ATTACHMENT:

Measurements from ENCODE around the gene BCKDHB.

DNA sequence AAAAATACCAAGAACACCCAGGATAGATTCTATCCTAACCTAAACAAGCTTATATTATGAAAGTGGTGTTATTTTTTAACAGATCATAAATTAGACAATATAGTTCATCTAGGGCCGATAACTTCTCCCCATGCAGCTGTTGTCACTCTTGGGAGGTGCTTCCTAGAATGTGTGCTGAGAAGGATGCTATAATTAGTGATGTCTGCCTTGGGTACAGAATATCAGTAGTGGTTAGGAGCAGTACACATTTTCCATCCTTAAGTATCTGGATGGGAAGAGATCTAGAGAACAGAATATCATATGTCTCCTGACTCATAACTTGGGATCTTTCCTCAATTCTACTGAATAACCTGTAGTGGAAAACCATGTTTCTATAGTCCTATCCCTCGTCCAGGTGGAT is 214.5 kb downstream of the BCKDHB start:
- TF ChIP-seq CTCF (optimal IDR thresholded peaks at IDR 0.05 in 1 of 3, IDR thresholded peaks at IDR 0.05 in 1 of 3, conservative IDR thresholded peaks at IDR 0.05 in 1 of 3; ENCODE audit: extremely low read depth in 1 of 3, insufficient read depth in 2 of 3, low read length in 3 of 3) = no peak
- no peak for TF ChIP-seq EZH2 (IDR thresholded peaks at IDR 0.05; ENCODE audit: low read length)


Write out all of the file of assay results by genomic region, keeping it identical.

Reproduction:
Measurements from ENCODE around the gene BCKDHB.

DNA sequence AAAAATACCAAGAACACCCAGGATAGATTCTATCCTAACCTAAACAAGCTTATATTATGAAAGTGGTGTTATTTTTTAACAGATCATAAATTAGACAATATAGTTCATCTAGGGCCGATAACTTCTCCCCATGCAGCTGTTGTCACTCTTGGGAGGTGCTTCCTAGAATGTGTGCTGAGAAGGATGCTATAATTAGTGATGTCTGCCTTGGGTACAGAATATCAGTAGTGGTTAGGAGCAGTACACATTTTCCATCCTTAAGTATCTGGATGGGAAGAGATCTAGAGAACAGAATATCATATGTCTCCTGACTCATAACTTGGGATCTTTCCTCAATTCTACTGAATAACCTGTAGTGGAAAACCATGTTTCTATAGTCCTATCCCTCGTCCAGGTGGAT is 214.5 kb downstream of the BCKDHB start:
- TF ChIP-seq CTCF (optimal IDR thresholded peaks at IDR 0.05 in 1 of 3, IDR thresholded peaks at IDR 0.05 in 1 of 3, conservative IDR thresholded peaks at IDR 0.05 in 1 of 3; ENCODE audit: extremely low read depth in 1 of 3, insufficient read depth in 2 of 3, low read length in 3 of 3) = no peak
- no peak for TF ChIP-seq EZH2 (IDR thresholded peaks at IDR 0.05; ENCODE audit: low read length)